Another update, I still have not been given a schedule for next week and have not received replies from the NM about when to come in next. My gut tells me she is hoping I will just quit, but this is simply wrong to treat an emloyee this way, especially a new grad. I don't feel it is my duty to badger her for a schedule, it is her resonsibility to get back to me in a professional manner. How should I handle this? In a way I never want to go back to that unit again and if I am done, fine, but have the guts to tell me and handle it like a professional. Fingers crossed for my interview next week.
  9. 0
    Maybe your NM knows that you're looking elsewhere, and is hesitant to invest any more in you knowing that you're planning on leaving. I'm assuming the NM works Mon-Fri and you won't hear anything until Monday. I'd say if you don't hear anything by Monday afternoon, give your NM a call.
  10. 0
    Quote from gigglestarsRN
    Thank you Stargazer, it really is as you describe and I agree with you 100%. I wanted to prove I was up to the task, and gave it 100% but in the back of my mind felt it was unsafe for patients to have me doing sink or swim with them. It basically meant if I did everything well, I heard nothing. If I forgot to chart something or didn't complete an order fast enough, then I would, and be made to feel like a failure, like I should know these things. Well heck, how to you learn if you don't get taught? By making mistakes, and that is not fair to anyone, to leave a new grad to make mistakes because the unit is too short on nurses to properly supervise. Fortunately I never made any real errors that impacted a patient.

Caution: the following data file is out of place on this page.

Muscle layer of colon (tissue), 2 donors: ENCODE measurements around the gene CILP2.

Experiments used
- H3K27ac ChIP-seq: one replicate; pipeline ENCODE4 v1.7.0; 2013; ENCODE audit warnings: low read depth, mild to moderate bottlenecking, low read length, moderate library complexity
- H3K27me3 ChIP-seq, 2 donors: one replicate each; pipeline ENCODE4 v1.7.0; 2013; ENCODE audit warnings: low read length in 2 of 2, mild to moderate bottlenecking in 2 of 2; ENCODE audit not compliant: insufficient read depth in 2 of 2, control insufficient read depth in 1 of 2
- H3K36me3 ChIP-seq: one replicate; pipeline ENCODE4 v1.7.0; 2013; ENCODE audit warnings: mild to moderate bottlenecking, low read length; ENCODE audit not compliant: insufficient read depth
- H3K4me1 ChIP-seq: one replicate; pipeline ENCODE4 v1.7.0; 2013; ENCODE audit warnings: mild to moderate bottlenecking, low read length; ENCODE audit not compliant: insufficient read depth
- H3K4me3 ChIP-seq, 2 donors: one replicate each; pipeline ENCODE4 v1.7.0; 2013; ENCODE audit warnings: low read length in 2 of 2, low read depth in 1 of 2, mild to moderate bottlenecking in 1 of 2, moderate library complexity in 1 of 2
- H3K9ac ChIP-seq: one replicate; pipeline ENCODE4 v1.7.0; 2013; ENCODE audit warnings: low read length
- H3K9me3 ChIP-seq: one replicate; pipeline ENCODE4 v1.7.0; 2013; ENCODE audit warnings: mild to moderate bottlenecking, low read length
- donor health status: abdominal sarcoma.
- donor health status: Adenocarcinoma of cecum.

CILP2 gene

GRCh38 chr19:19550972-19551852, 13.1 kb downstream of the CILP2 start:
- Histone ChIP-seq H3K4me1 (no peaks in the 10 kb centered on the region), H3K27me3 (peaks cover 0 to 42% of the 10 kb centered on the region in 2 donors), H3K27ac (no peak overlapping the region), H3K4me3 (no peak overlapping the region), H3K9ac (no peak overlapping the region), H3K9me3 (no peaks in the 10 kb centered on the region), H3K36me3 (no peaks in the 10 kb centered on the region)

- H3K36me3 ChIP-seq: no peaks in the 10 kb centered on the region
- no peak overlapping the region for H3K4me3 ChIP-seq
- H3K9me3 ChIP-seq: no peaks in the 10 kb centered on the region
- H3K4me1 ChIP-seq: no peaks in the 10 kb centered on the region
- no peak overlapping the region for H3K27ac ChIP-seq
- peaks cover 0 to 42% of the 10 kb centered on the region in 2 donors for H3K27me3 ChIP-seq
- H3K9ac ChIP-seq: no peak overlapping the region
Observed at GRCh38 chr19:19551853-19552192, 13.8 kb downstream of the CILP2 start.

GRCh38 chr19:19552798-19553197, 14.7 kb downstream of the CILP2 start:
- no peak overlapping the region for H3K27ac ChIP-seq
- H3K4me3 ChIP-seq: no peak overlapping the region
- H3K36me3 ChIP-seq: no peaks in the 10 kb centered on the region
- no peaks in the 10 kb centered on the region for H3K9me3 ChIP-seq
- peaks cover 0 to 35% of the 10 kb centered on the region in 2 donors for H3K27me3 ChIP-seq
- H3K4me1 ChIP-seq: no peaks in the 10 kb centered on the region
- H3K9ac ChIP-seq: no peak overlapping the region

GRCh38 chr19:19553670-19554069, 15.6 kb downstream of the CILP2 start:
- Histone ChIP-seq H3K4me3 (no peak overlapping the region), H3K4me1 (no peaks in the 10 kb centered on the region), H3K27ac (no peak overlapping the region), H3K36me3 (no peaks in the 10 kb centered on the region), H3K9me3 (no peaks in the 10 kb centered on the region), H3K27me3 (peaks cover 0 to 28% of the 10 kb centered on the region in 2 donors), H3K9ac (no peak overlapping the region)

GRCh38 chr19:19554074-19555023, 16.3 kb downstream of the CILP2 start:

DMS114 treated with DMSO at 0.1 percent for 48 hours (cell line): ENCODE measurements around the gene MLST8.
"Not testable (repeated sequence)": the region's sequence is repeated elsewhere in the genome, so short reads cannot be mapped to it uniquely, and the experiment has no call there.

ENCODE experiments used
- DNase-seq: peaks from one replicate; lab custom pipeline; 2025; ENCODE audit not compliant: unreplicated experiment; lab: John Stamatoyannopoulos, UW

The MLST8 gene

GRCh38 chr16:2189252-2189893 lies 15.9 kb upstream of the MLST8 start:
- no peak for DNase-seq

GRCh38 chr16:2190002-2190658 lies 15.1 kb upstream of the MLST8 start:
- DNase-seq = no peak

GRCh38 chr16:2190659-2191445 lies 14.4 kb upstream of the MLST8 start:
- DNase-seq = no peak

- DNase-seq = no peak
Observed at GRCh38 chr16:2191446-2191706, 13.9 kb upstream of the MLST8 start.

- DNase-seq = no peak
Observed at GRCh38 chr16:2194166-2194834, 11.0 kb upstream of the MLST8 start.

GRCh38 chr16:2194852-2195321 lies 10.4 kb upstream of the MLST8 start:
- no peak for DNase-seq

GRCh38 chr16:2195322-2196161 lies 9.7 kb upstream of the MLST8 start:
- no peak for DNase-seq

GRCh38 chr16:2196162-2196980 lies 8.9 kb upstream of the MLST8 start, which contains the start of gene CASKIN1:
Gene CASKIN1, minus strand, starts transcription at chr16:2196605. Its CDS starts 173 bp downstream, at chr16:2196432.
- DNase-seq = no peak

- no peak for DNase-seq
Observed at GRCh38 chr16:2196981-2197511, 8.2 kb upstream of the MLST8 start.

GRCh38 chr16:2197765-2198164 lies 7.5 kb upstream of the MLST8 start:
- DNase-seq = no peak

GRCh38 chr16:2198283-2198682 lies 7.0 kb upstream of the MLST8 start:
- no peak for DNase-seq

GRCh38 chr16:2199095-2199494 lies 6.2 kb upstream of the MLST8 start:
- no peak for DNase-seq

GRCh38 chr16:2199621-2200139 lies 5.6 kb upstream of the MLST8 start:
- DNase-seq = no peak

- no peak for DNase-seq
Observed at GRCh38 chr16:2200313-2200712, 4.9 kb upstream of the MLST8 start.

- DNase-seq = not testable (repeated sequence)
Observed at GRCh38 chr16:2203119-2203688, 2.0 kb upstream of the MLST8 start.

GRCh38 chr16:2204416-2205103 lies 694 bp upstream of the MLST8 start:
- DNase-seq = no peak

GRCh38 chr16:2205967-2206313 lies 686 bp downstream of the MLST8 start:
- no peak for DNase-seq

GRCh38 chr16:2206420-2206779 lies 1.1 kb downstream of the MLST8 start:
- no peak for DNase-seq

Another update, I still have not been given a schedule for next week and have not received replies from the NM about when to come in next. My gut tells me she is hoping I will just quit, but this is simply wrong to treat an emloyee this way, especially a new grad. I don't feel it is my duty to badger her for a schedule, it is her resonsibility to get back to me in a professional manner. How should I handle this? In a way I never want to go back to that unit again and if I am done, fine, but have the guts to tell me and handle it like a professional. Fingers crossed for my interview next week.
    If you feel that the ER isn't a good fit -- for whatever reason -- have you discussed this with your manager? Now is the time to do that.

    I don't work in ER, I work in ICU. When an orientee is considered a potentially valuable employee but a poor fit for our ICU, my manager works very hard with human resources to find another position within the system that might suit better. My question is whether or not this option was offered to you, or whether you've opened the door to that discussion.


Top